Date: Saturday, May 30, 2020
Session Time: 3:15pm-4:00pm
Presentation Time: 3:30pm-4:00pm
*Purpose: Inpatient frailty assessment and its utility in clinical care is understudied in liver transplant (LT) candidates. Study objectives were to quantify physical frailty among patients admitted for cirrhosis-related complications and identify whether frailty predicted mortality and 30-day readmissions.
*Methods: These are data from a prospective, multi-center cohort study ongoing at two large transplant centers in Pennsylvania. Frailty was assessed using the liver frailty index (LFI), a validated measure in cirrhosis, by trained research staff or physical therapists during inpatients cirrhosis admissions prior to hospital discharge. Age, sex, race, clinical variables, medical comorbidities, admission reason, MELD-Na prior to discharge, death, transplantation, and readmission data were obtained from the electronic health records. Multivariable Cox proportional hazards models were fit for mortality with LT as a competing risk; logistic regression models were fit for non-home discharge with total LFI score as the exposure variable.
*Results: A total of 149 patients had LFI assessments (n=87 UPMC, n=62 UPenn). Median age was 59 [IQR 44-65), median MELD was 22 [IQR 16-33]; 42 (28%) were waitlisted for LT. A total of 71 (48%) of patients had alcohol liver disease, 39 (26%) had NASH, 13 (8.7%) had HCV. The most common reasons for the index admission were volume overload/ascites (23%) and hepatic encephalopathy (17%); 105 (70%) had an inpatient paracentesis. The median LFI score was 4.7 [IQR 4.2-5.5], which was above the 4.5 frailty threshold; 94 (64%) of patients were frail, 48 (32%) were pre-frail, and 7 (4.7%) were robust. A total of 20% required rehab or nursing home upon discharge. Univariable factors associated with frailty were older age (OR 1.04, 95% CI: 1.01-1.07 per year), paracentesis (OR 2.6, 95% CI 1.2-5.3), and chronic kidney disease (OR 4.00, 95% 1.8-9.2). After median follow-up of 6 months [IQR 3-8 months], 16 (10.7%) patients died, 47 (31.5%) were transplanted. Total LFI score was associated with increased odds of non-home discharge (OR 2.1, 95% CI 1.32-3.33) and increased mortality (sHR: 1.7, 95% CI 1.02-2.94) after adjustment for MELD. An LFI threshold of 5 was associated with significantly higher mortality.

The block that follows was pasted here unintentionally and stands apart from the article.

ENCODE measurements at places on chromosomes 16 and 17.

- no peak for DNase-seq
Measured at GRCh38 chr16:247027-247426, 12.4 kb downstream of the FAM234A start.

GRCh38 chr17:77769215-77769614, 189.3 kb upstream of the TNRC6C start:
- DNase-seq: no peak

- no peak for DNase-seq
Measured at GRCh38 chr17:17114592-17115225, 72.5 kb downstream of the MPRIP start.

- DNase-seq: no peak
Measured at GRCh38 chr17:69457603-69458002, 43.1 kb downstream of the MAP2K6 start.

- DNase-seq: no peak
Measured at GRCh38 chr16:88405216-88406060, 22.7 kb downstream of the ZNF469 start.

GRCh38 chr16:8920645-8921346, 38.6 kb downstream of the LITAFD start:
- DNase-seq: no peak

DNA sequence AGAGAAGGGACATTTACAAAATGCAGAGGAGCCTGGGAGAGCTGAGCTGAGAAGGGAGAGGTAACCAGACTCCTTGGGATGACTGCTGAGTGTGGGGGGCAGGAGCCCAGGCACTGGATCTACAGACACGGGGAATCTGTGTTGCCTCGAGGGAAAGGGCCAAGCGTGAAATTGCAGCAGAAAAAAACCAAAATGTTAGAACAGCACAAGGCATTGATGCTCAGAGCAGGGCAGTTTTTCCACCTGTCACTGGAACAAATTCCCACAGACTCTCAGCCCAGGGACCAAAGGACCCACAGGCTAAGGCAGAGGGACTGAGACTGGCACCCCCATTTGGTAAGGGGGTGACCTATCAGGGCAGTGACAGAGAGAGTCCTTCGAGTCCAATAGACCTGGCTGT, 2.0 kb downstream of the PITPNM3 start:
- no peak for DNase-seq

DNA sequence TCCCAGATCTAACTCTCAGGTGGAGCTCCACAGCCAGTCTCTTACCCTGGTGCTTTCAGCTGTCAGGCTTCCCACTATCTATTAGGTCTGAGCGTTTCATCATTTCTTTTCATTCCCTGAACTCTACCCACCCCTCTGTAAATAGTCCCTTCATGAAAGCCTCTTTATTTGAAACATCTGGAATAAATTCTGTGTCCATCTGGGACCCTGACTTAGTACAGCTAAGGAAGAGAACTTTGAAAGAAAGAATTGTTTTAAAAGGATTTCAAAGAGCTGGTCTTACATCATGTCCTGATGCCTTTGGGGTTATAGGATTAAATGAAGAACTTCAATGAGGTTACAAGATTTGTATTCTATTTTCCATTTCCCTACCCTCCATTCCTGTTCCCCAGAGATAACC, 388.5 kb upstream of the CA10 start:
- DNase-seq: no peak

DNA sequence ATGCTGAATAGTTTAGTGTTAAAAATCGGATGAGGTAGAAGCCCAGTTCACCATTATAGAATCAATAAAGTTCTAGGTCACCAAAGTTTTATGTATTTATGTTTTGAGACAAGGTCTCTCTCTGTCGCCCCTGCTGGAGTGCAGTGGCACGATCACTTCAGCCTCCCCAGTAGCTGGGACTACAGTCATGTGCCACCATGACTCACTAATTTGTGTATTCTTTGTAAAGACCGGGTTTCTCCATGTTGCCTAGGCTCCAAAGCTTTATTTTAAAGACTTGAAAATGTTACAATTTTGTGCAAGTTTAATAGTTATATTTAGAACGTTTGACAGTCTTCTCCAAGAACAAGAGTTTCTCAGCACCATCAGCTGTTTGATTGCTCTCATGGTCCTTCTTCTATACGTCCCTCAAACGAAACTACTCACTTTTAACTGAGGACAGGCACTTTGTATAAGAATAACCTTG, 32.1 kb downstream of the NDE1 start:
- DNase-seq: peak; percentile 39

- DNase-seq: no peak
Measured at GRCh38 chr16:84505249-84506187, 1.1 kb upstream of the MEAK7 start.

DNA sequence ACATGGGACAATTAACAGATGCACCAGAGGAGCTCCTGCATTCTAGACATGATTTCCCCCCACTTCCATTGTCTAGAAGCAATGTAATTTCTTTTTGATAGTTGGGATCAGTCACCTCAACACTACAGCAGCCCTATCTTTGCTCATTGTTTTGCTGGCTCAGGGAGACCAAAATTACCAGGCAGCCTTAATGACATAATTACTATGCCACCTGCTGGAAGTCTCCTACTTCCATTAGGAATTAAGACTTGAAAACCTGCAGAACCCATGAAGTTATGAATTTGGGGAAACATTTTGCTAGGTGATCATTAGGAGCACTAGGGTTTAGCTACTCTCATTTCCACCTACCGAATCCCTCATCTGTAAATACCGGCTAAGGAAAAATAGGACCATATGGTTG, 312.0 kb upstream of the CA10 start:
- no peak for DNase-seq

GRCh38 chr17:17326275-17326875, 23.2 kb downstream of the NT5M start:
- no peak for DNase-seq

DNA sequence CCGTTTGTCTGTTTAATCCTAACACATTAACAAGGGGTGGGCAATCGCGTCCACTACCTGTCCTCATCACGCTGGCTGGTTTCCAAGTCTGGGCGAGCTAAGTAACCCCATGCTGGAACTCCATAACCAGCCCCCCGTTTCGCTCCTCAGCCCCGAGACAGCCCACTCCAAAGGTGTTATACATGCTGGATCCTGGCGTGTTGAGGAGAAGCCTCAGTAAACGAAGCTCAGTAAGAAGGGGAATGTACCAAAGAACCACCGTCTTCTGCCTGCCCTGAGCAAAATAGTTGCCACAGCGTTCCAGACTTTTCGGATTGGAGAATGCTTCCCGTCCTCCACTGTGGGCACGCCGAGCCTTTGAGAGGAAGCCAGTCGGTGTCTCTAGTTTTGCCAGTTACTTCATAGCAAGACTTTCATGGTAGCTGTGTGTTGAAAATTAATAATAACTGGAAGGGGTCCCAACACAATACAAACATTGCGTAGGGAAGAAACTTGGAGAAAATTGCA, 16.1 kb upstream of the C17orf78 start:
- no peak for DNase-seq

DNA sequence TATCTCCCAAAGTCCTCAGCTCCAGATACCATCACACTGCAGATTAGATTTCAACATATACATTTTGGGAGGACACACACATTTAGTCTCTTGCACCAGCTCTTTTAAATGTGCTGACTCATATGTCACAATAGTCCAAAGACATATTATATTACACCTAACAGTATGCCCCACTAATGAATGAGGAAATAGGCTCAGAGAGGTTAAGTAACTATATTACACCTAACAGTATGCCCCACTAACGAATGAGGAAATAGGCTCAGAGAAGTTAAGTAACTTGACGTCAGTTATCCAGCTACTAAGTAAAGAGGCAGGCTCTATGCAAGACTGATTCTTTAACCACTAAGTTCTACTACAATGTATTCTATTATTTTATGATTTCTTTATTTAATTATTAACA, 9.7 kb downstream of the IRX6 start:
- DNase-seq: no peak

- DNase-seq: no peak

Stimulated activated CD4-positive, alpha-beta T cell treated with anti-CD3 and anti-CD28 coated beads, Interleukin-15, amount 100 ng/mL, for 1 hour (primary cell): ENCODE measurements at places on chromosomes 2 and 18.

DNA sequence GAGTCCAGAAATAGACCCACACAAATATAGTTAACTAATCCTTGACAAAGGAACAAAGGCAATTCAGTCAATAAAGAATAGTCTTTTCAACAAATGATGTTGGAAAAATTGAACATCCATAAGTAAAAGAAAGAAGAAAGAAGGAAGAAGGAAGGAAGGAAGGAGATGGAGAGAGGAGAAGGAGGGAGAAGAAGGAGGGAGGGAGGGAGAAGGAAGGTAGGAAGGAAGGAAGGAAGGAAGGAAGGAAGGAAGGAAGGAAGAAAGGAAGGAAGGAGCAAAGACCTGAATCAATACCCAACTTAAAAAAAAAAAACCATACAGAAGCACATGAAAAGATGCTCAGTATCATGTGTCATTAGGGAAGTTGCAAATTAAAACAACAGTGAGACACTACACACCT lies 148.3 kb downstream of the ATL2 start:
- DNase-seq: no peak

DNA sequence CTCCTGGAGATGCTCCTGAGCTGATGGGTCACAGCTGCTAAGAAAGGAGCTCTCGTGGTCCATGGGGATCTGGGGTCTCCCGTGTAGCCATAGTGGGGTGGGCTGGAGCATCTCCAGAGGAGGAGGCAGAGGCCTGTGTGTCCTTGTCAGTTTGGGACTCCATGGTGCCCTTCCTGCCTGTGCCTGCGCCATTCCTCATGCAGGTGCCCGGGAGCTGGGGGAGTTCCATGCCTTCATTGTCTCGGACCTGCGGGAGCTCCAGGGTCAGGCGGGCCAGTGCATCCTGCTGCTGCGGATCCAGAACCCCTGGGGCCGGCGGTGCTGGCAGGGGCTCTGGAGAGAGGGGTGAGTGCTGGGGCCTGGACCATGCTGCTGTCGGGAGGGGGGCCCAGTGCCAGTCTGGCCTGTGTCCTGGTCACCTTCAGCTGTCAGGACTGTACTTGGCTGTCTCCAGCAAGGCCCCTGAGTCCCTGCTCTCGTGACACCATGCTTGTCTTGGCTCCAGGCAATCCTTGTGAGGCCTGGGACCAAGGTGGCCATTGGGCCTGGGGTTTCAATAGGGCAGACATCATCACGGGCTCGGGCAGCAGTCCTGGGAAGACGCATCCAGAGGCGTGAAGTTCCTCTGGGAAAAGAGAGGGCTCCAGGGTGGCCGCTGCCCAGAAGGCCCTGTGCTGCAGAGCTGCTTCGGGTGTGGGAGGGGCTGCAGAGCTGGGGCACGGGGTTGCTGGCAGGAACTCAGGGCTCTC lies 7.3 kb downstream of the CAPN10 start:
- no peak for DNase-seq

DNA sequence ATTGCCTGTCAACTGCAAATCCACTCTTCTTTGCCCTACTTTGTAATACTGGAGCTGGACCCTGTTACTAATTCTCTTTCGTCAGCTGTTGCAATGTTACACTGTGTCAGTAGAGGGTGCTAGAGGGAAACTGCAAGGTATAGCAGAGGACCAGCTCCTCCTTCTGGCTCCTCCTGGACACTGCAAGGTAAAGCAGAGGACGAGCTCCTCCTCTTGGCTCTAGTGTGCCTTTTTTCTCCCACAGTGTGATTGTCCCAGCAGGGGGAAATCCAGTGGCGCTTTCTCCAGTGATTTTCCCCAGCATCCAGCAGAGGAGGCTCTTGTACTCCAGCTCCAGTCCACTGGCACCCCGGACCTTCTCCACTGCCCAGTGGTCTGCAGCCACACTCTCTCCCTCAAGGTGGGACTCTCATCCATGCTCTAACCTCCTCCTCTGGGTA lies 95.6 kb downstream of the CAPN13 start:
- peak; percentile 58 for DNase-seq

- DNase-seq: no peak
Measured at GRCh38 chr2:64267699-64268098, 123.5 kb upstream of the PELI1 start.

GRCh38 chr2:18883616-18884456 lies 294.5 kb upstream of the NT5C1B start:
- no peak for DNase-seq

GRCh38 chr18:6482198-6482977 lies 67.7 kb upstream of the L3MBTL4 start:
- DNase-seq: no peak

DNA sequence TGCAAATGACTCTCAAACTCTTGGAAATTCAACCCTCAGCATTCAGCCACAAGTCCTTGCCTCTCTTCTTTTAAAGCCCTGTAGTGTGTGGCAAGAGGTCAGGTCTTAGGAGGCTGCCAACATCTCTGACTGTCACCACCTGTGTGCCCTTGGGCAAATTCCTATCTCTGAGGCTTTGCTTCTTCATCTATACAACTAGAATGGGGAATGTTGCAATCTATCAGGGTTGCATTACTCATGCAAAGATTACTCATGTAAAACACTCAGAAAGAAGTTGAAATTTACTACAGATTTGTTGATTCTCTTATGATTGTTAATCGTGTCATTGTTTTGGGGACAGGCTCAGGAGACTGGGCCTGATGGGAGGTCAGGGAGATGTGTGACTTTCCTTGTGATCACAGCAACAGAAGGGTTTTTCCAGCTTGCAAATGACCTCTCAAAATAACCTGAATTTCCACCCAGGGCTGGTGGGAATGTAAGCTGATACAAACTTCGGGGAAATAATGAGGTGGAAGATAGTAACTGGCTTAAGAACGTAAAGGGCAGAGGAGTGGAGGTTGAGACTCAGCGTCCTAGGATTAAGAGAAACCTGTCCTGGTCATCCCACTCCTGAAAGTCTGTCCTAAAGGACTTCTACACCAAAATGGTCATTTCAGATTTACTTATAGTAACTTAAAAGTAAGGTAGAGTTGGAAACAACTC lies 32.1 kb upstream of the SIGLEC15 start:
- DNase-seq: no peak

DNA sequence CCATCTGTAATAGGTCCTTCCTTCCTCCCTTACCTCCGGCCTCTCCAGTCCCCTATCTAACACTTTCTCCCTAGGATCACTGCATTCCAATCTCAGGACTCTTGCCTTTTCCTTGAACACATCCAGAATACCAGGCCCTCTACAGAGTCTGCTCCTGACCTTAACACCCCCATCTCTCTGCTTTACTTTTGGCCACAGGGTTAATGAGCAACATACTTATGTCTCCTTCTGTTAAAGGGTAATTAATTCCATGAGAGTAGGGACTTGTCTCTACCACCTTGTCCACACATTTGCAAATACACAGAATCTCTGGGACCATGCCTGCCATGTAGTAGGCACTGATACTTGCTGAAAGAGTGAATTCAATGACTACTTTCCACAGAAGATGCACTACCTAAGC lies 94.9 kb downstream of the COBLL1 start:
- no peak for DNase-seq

*Conclusions: Frailty measured by LFI predicted mortality after cirrhosis-related admissions independent of MELD and nonhome discharge. Inpatient frailty assessment prior to hospital discharge can be used for risk-stratification and targeted interventions to improve physical fitness, physical activity, and nutrition. Larger prospective studies are needed to validate these relationships.
To cite this abstract in AMA style:Serper M, Tao S, Garren P, Peyton D, Dunn MA, Reddy K, Gougol A, Duarte-Rojo A. Frailty Prior to Hospital Discharge Predicts Mortality after Cirrhosis-Related Admissions [abstract]. Am J Transplant. 2020; 20 (suppl 3). https://atcmeetingabstracts.com/abstract/frailty-prior-to-hospital-discharge-predicts-mortality-after-cirrhosis-related-admissions/. Accessed May 7, 2021.
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